Why hair turns grey with old age, scientists have a new reasontext_fields
It is a widely known scientific fact that human hair turns grey as people get older because the production of pigment declines. But scientists have found a clearer answer.
It is because melanocyte stem cells get stuck inside the hair follicle and become unable to produce pigment. The pigment-producing part of a stem cell changes as you get older. "The melanocyte stem cell system fails earlier than other adult stem cell populations, which leads to hair greying in most humans and mice," says the study published in the journal Nature.
Researchers tracked individual cells in the fur of mice for two years to discover how hair turns grey. They also used special scans and lab techniques to study the cell-ageing process.
The report in the New York Post said that when hair ages, sheds, and grows back, the melanocyte stem cells get stuck in a part of the hair follicle called the hair follicle bulge. When stem cells stop roaming around the follicle and become fixed, they can no longer mature into fully-fledged melanocytes.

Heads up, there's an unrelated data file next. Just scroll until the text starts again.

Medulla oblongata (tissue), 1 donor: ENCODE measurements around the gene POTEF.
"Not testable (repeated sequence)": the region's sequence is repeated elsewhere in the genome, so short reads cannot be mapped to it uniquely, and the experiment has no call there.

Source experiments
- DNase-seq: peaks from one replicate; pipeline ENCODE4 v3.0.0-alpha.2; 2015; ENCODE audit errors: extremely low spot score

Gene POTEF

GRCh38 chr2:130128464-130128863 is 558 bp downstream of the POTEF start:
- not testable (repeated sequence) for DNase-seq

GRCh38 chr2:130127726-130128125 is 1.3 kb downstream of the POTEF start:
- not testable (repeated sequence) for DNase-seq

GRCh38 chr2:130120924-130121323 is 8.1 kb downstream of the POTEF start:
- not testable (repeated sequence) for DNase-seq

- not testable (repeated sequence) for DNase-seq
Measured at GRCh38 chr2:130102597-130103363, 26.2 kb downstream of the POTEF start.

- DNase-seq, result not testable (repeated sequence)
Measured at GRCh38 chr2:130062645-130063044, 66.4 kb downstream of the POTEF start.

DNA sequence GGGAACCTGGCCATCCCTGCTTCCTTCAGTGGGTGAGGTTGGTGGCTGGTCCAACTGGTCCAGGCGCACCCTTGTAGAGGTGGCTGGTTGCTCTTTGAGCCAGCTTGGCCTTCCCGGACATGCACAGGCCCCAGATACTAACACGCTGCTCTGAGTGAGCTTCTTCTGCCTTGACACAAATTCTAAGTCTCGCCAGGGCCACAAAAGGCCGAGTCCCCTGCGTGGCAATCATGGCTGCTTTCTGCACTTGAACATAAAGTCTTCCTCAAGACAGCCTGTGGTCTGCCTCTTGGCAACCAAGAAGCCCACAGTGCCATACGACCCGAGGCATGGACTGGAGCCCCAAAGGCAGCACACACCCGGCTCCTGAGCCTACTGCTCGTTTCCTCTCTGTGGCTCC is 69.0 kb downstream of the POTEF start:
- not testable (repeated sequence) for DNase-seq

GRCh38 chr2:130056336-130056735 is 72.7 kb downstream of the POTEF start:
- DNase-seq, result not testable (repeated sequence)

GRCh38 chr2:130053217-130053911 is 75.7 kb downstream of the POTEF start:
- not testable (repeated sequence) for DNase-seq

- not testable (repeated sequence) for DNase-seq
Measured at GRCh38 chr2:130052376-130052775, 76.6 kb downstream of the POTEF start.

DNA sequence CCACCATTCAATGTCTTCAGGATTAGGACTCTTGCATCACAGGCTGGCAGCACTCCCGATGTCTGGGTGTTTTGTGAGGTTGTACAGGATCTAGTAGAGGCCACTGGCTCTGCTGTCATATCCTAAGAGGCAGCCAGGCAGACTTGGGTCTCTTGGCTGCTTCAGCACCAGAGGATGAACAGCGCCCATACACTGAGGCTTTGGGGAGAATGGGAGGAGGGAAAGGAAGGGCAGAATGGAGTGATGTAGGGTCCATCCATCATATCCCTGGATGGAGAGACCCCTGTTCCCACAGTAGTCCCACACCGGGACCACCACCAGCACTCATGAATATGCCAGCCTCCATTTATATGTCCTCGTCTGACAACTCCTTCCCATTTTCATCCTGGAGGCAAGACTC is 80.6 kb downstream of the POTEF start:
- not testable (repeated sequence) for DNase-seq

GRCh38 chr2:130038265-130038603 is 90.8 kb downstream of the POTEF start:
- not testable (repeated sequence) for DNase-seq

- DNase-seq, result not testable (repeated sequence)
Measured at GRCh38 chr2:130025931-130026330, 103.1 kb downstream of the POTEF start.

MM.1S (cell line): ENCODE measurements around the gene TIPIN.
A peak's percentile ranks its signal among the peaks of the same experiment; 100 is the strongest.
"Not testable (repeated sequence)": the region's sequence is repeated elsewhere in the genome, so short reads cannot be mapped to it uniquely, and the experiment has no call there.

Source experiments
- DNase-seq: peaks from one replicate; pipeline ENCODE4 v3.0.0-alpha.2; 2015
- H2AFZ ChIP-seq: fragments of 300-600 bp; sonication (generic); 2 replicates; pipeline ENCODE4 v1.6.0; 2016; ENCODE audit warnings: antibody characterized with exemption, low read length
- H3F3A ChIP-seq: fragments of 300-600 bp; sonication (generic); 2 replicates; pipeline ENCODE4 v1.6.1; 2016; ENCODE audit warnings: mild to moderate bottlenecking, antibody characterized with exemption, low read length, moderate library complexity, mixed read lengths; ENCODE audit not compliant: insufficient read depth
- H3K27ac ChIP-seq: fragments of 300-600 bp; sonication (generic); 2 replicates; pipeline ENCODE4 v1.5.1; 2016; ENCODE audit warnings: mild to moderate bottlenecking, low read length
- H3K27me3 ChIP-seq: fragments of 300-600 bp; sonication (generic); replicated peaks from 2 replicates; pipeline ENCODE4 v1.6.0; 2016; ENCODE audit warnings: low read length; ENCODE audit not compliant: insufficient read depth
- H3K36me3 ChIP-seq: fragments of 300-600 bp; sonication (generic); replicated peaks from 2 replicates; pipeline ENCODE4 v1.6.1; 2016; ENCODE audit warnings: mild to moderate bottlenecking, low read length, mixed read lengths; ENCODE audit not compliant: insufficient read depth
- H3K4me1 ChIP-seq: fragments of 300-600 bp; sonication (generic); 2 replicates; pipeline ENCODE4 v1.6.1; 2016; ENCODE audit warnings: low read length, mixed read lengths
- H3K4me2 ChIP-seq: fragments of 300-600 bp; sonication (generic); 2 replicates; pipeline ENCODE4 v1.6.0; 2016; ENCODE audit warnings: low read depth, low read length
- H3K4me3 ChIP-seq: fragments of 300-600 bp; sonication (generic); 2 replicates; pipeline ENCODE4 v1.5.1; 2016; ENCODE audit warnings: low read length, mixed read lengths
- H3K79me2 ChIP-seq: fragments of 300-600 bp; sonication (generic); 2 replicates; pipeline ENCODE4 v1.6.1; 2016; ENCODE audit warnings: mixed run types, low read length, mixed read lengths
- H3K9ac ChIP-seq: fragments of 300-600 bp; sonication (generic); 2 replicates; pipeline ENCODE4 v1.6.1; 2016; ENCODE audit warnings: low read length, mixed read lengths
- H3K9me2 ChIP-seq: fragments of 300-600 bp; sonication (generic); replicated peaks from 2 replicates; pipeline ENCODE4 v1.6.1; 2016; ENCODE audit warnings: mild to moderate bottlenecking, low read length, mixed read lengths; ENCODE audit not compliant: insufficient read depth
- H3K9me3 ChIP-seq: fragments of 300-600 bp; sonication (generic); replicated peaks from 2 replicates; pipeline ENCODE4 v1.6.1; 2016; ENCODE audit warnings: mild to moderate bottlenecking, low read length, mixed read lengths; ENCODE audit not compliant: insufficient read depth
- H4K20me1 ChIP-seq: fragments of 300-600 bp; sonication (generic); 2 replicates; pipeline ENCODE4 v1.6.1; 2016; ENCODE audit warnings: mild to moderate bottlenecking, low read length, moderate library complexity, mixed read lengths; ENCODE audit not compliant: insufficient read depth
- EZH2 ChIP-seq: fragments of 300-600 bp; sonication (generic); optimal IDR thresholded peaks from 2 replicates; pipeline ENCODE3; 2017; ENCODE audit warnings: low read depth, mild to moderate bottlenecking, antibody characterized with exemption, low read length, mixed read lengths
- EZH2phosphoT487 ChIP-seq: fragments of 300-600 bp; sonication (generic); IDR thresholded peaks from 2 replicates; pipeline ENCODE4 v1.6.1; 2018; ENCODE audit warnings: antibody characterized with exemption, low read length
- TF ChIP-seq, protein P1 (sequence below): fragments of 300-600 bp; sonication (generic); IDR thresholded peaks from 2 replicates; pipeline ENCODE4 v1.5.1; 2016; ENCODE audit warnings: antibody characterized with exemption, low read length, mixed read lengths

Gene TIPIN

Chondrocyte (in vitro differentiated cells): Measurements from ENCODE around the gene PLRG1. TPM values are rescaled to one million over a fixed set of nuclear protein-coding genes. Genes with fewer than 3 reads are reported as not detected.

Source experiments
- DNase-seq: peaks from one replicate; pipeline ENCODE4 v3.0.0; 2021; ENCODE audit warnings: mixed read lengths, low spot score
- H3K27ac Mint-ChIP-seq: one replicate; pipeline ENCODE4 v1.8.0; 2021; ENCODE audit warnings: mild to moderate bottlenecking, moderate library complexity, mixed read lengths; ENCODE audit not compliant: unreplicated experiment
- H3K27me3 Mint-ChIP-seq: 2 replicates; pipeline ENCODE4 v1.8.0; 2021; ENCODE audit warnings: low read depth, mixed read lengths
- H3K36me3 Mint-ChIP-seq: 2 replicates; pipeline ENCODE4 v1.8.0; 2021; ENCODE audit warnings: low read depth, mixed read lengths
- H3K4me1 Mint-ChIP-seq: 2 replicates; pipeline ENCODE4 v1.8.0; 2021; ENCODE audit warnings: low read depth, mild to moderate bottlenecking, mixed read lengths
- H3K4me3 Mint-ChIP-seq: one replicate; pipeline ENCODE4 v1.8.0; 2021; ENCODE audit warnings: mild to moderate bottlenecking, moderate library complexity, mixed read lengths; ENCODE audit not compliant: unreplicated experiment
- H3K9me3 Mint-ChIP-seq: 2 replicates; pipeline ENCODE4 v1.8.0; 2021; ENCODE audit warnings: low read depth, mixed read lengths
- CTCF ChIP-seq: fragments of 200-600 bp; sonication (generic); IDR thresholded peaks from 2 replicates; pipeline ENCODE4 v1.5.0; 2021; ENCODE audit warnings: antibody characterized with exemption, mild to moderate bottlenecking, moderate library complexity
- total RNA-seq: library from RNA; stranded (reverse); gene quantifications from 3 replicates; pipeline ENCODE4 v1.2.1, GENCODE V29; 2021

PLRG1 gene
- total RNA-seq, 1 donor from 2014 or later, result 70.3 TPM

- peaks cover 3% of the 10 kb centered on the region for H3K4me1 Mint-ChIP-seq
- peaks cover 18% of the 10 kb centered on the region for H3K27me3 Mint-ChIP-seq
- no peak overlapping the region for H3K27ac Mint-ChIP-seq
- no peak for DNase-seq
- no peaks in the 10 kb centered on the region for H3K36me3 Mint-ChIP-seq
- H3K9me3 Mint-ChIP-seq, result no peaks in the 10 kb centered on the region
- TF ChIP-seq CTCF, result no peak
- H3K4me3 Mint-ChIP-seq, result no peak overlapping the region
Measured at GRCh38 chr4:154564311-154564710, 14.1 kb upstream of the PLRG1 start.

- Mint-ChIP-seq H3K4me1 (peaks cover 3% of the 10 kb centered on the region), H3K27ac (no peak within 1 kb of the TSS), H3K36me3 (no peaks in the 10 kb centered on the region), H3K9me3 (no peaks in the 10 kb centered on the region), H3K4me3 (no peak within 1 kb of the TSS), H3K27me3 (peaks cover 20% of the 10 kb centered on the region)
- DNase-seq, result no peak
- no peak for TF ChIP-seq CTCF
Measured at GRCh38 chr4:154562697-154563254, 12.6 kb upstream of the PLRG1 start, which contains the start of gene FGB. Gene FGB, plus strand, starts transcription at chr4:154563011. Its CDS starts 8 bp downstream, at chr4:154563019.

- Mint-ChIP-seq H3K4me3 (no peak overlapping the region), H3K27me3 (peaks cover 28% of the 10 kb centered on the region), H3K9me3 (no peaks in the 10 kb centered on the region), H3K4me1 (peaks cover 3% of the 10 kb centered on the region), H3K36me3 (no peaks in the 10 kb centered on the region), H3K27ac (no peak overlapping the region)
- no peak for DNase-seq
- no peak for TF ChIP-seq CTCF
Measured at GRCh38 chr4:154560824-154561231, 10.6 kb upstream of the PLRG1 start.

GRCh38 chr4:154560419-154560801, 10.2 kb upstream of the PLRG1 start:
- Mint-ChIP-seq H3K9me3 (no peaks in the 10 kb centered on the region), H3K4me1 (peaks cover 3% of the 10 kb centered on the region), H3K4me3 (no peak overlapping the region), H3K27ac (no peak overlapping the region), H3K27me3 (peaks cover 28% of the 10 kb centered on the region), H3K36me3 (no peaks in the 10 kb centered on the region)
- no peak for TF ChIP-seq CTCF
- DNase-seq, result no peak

"This is a really big step forward in understanding why we grey. It is the loss of chameleon-like function in melanocyte stem cells that may be responsible for greying and loss of hair colour," said author and dermatology professor Mayumi Ito.
"The newfound mechanisms raise the possibility that the same fixed-positioning of melanocyte stem cells may exist in humans. If so, it presents a potential pathway for reversing or preventing the greying of human hair by helping jammed cells to move again between developing hair follicle compartments," said lead investigator Qi Sun.